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The First Architecture Instagrammer was Actually a 17th-Century Dutch Painter

In case you need further proof that the Dutch have had a lock on innovations in the world of art basically forever, look no further than Pieter Jansz Saenredam, who died on May 31, 1665. Born in 1597, not long after the dawn of the Reformation and the changes in theology and ecclesiastic architecture it ushered in, Saenredam emerged as an artist alongside an entirely new type of cathedral. Stained glass, gold leaf, and cute cupids all got the boot as churches were purged of their accoutrements. Soaring geometric lines and a profusion of light and air became the new standard in religious buildings, and inspired Saenredam to invent a new typology: the architectural portrait.

In many ways, Saendram was born to the trade. His father, was an engraver; his closest friends were portraitists. Yet, his work remains distinct from that of his peers, foreshadowing as it does the stark beauty of minimalism. An acolyte of austerity, Saenredam wasn't actually all that religious. Instead, it was the inspiring form of places of worship—stripped of color, ornamentation, and, often, humans—that goaded him on. We like to think of him as the first architecture Instagrammer.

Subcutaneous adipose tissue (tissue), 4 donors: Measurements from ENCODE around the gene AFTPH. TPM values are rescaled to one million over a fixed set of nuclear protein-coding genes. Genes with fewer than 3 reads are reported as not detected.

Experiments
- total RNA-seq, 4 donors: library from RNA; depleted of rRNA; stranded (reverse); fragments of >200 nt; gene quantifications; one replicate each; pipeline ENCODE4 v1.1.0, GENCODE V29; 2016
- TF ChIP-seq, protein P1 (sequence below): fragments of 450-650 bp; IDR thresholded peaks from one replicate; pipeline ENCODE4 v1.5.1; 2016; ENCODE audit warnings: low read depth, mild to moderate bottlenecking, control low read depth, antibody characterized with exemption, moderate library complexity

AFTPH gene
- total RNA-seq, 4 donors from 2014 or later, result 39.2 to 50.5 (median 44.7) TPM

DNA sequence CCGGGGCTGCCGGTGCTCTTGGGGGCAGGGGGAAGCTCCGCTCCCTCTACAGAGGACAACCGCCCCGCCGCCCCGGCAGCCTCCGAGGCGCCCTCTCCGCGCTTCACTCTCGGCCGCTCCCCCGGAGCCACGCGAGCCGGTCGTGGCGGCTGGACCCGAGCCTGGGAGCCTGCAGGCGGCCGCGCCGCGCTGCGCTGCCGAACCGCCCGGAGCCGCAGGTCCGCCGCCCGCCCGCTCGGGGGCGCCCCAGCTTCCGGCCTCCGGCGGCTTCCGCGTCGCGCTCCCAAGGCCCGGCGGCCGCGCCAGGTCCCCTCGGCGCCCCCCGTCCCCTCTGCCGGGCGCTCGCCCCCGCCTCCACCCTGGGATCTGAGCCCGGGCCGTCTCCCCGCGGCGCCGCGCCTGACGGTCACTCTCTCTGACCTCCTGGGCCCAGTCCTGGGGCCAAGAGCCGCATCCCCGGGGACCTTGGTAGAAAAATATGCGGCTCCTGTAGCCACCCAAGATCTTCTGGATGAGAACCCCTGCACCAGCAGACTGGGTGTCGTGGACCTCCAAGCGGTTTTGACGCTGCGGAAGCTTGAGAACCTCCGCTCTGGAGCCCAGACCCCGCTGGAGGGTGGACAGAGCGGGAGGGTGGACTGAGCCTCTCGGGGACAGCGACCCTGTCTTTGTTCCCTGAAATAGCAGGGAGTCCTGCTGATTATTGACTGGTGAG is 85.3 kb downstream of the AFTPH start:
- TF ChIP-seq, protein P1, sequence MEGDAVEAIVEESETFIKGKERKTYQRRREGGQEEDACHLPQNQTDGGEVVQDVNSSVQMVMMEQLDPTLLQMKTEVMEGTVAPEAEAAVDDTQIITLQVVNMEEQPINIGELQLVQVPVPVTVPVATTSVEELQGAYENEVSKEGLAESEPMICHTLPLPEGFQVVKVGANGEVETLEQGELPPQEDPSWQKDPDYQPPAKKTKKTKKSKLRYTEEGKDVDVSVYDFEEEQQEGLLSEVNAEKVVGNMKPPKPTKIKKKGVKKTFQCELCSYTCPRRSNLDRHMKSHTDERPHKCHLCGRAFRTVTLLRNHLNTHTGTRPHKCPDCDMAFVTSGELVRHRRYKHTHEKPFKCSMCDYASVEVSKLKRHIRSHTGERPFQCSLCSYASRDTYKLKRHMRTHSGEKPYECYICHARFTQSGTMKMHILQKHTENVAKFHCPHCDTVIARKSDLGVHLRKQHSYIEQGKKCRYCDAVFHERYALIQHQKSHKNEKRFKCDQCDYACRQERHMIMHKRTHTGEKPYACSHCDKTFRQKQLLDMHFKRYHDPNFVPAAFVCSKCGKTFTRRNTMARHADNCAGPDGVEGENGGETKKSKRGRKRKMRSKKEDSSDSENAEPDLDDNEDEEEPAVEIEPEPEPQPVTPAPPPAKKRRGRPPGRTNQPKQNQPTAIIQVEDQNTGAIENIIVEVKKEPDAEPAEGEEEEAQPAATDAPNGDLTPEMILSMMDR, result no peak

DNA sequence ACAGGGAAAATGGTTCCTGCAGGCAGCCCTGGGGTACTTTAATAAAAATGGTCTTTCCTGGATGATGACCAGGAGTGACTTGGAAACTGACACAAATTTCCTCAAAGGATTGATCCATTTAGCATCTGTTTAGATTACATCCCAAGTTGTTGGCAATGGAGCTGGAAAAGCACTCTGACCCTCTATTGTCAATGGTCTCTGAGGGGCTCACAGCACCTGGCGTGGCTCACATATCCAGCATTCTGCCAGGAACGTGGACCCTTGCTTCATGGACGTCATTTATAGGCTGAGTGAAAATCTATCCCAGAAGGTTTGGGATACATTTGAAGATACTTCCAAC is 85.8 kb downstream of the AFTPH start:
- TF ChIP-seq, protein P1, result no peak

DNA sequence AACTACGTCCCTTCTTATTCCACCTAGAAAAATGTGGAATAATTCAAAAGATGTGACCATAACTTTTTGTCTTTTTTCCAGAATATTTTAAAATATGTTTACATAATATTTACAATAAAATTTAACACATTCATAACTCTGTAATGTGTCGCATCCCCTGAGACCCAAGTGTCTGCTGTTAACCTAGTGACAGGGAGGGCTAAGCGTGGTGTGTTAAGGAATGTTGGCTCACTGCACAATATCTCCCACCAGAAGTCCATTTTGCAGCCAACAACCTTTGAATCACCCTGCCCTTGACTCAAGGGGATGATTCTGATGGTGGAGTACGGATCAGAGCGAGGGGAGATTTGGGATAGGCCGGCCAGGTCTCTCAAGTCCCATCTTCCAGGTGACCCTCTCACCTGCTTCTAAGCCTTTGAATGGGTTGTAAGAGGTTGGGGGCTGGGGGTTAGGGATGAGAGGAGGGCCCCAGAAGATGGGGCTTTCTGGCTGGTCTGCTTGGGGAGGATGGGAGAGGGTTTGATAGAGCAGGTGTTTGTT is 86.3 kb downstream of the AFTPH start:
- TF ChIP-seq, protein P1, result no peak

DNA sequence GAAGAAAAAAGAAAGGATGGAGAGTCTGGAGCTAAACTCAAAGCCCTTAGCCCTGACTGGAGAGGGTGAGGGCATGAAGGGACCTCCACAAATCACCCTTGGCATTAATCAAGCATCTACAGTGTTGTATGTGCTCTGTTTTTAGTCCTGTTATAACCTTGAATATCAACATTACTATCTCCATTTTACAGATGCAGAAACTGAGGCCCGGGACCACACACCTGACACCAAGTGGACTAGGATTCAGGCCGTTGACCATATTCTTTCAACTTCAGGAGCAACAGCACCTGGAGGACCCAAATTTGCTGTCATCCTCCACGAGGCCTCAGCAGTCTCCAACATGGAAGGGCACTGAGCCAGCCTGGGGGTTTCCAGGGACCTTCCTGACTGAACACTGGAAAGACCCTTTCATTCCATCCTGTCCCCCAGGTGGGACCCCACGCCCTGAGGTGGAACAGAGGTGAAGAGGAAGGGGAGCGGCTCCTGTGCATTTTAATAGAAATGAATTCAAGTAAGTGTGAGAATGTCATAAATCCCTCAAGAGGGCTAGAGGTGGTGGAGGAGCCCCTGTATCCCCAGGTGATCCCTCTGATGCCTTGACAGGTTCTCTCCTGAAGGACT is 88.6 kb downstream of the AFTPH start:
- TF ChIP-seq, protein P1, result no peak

1. Based on a drawing he had down sixteen years earlier of Amsterdam's old town hall, the painting was commissioned after it had burned down as an architectural effigy.


2. St. Mary's church in Utrecht was one of many formerly Catholic churches artistically converted by Saenredam. He delighted in a Protestant stripping away of religious iconography—luxury, furniture, and even color were all purged—in order reveal the divine geometry of the space.


3. Yes, Saenredam's vocabulary was stark, geometric, and unemotional, but even he was prone to hiding objects of personal value in his work: The grave in the foreground belonged to his father.


4. St. Bravo's church in Haarlem (No, that one) was one of Saenredam's favorite haunts. It was here that he met and apprenticed with Frans de Grebber, who was a religious portraitist. Take note of the divine quality of Saenredam's work, which exalted in dwarfing human scenes with inspiring architectural feats.


5. Behold, the central nave of St. Mary's church, which was a reoccuring subject of Saenredam's work. Typically he would take a simple line drawing and then work it over with watercolors over the span of a year. To be clear, his output wasn't that robust, even by the pokey standards of other Dutch old masters.


6. Saenredam delighted in the exhaustive and encyclopedic act of recording Utrecht's churches from every possible angle, presenting each as an entirely new work. This particular collection remains the most lovingly precise record of St. Mary's Cathedral in Utrecht, which was demolished by Napoleon in 1813.


7. And, finally, his most beloved work. One of the finest examples of Gothic architecture, the Church of Saint Bavo in Haarlem was Saenredam's true muse. Below, we've compiled some of his studies of the space, which preceded (ahem, see above) the crown jewel of his career.


Photo via The J Paul Getty Museum


Photo via The J Paul Getty Museum

Pieter Jansz Saenredam [The J Paul Getty Museum]
All art coverage [Curbed]